Ravi Shastri: MS Dhoni's fitness crucial for T20 World Cup
"T20 is an option. It's a format that is tailor-made for him. But will his body be able to cope with the demands, only he will answer," Shastri told 'India Today' during its programme 'Inspiration'
New Delhi: Only Mahendra Singh Dhoni knows whether his body will be able to cope up with rigours of international cricket after a break, KL Rahul could be a "serious keeping option" for next year's T20 Word Cup and Rishabh Pant needs to "calm down", feels India head coach Ravi Shastri. With Pant not doing well and mystery surrounding Dhoni's international future, Shastri didn't rule out the possibility of Rahul doing multi-tasking during the marquee tournament 'Down Under'. "It's sensible (the break by Dhoni). I like the time (around IPL) when he will be starting to play again. I don't think he is too keen on the one-day stuff. He is finished with Test cricket. T20 is an option. It's a format that is tailor-made for him. But will his body be able to cope with the demands, only he will answer," Shastri told 'India Today' during its programme 'Inspiration'.
"The rest would have done him a world of good, mentally. That mental fatigue would have gone away by now. If he decides to play, which he will because he will play the IPL, then he will start training with a very fresh mind. Then you have got to see form," said Shastri, who has already said that no one should "fool around" if the legend decided to play the T20 World Cup. However, he also believes that Rahul could emerge as an option as he keeps in the IPL as well as for Karnataka in domestic white-ball touraments.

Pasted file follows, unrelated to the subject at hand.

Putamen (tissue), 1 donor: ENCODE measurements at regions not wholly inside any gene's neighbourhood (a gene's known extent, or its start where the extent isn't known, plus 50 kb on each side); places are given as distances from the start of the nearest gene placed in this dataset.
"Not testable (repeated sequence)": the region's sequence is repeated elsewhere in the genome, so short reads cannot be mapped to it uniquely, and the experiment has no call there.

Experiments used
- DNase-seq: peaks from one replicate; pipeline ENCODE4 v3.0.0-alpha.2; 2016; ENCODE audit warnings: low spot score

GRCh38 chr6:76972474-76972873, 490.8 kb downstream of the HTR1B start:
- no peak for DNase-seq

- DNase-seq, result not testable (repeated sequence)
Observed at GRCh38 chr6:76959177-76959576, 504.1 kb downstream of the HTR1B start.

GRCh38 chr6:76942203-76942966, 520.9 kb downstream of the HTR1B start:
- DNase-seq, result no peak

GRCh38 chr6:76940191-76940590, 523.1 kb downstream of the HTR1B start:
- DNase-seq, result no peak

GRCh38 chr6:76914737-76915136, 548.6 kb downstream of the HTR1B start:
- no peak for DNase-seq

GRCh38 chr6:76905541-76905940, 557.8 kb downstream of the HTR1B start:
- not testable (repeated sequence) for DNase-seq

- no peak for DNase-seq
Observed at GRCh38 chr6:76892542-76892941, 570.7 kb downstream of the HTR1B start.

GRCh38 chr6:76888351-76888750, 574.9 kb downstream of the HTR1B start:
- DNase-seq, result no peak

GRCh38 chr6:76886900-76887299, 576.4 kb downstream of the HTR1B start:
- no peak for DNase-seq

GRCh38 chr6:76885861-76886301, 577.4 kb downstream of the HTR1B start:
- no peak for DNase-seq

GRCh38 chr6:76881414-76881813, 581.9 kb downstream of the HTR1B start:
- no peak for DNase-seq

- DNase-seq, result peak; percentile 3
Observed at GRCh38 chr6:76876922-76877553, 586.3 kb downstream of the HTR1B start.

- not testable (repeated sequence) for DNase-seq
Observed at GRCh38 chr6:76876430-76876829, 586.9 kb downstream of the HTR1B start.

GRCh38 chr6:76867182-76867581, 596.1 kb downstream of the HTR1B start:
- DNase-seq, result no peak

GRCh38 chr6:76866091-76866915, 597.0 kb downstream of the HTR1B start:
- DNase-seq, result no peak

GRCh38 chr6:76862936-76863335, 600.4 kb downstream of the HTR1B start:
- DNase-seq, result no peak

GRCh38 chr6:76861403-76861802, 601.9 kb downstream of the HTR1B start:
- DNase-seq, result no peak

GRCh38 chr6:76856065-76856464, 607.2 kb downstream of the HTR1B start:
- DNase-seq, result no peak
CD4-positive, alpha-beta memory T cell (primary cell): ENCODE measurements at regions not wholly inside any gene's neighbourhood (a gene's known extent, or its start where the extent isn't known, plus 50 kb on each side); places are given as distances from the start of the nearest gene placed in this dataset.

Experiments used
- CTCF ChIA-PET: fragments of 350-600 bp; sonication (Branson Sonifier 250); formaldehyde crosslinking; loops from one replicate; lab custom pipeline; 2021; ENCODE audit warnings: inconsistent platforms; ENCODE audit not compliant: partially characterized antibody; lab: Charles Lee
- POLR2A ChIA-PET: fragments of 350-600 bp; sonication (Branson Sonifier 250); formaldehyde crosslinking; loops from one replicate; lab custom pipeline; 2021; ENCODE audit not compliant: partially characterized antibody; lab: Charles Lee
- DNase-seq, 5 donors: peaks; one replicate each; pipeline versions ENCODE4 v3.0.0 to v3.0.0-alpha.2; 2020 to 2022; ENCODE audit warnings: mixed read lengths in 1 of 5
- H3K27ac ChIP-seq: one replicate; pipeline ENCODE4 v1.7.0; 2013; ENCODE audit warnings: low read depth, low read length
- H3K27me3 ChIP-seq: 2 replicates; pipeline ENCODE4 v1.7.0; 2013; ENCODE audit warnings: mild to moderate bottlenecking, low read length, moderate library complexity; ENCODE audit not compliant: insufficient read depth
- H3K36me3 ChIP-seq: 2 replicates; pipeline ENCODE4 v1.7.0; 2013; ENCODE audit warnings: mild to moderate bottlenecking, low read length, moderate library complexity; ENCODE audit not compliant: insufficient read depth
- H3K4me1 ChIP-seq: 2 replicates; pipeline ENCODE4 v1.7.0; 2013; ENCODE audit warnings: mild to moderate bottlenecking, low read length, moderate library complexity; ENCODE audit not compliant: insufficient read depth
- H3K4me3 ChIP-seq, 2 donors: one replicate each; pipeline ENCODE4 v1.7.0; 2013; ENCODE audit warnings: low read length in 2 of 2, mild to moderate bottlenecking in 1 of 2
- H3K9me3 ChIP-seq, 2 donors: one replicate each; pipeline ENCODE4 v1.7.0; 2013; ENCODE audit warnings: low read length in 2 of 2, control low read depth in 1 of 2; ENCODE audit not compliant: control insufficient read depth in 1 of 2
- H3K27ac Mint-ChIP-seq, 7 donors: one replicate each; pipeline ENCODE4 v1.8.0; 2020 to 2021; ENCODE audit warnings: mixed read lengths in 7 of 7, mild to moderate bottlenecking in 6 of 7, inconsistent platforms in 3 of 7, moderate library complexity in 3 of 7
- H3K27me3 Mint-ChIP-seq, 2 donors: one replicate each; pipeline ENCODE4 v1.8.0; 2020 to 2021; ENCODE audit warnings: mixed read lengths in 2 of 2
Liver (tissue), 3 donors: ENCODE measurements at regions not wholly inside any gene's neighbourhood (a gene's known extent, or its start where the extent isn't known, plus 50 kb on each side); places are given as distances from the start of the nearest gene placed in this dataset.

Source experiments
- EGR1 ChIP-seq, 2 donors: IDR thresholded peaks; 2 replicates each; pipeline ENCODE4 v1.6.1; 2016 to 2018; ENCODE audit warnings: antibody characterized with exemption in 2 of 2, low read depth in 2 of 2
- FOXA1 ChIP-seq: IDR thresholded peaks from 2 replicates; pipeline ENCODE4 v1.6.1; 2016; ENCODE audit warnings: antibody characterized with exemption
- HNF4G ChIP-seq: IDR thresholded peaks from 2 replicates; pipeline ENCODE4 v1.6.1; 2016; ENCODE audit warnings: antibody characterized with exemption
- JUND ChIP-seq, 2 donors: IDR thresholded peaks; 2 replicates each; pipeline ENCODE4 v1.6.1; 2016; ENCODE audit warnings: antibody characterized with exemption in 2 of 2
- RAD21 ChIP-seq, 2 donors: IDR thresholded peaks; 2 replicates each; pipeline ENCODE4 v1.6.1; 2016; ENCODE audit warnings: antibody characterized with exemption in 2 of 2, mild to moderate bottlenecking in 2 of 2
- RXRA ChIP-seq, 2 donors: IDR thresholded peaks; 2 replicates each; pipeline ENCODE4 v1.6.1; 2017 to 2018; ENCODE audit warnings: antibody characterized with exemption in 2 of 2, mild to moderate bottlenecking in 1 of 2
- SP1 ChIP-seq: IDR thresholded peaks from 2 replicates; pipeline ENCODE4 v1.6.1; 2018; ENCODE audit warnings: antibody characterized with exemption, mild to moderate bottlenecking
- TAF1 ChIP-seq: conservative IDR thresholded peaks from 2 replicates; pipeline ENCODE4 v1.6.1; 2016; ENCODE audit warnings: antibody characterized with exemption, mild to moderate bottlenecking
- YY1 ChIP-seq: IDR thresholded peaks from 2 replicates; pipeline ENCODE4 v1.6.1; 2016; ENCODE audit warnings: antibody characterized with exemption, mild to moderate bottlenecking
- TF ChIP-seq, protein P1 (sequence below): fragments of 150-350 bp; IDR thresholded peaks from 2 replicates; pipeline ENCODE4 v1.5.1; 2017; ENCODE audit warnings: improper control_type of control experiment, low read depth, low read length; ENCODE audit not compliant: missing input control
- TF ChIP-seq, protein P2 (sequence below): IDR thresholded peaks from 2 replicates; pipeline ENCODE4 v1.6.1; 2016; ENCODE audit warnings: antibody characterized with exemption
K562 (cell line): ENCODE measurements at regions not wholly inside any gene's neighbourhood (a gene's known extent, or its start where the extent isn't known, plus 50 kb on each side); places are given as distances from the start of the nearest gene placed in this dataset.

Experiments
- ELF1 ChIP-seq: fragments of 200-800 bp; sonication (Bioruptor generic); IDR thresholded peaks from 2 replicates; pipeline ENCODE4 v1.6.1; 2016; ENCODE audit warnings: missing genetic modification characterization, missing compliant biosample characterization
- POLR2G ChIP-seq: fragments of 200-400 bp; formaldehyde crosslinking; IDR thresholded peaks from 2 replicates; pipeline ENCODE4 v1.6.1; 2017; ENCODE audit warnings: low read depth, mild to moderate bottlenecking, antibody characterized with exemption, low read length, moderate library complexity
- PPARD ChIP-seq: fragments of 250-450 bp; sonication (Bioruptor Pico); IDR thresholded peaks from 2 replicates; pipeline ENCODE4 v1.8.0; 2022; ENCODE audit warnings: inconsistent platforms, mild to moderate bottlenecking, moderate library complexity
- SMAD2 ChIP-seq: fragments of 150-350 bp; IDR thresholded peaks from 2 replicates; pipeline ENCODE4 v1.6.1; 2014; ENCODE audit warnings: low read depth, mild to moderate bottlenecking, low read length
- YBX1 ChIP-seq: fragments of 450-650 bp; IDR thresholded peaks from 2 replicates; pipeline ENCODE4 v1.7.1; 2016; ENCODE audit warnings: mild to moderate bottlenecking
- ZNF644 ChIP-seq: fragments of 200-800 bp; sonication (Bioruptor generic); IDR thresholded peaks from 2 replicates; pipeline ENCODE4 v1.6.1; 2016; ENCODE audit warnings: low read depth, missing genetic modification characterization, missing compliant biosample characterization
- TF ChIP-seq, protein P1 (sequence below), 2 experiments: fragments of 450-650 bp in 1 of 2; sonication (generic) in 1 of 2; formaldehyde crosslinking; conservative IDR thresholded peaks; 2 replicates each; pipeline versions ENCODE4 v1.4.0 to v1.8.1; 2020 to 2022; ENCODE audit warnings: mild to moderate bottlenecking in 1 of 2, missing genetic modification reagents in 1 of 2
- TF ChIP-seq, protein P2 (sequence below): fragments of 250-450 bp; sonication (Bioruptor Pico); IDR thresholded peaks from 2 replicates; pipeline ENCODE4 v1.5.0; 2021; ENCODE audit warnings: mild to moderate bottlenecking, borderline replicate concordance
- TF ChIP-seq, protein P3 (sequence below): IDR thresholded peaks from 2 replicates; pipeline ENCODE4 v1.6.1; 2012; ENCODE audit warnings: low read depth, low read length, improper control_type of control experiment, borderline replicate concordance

"It is an absolute option. You got to see where your strength is. Tomorrow, there could be a couple of guys in the middle-order who are firing with unbelievable innings in the IPL. And then if you have a guy who can multi-task, who could be used at the top, because there's some firepower at the back who are doing extremely well, then why not," when asked if Rahul could be an option. Asked what he expects from Rishabh Pant, Shastri said, "a bit of calm". "You have got to cash in. Your work ethic should be solid. You have to have a solid approach to your batting. You can't think everything is going to happen the way I want it to happen from ball 1. No, it won't happen like that. This game teaches you. There's a method to madness as well. So, he has to learn that method." Sometimes playing domestic cricket is not a bad thing as it helps players to rediscover himself, said the coach.
"Sometimes, domestic cricket is good. There is less pressure in domestic cricket. He's lucky that he has age on his side." Shastri hinted that Pant could be sent back to domestic cricket to iron out his flaws. "If he disappears for 3 months or 6 months, just to work on his game, people should not think he has been treated (badly). Absolutely not. He will come back tougher and stronger, if there is a need for that to happen." Just like skipper Virat Kohli and his deputy Rohit Sharma, Shastri also feels that too much is being spoken about Pant. "He doesn't need to be spoken about as much as as he is spoken about now. No! He is young, give him time. In 5 years, if he doesn't set the world on fire, then talk about it," said Shastri, for whom winning an ICC tournament is a "bloody obsession".
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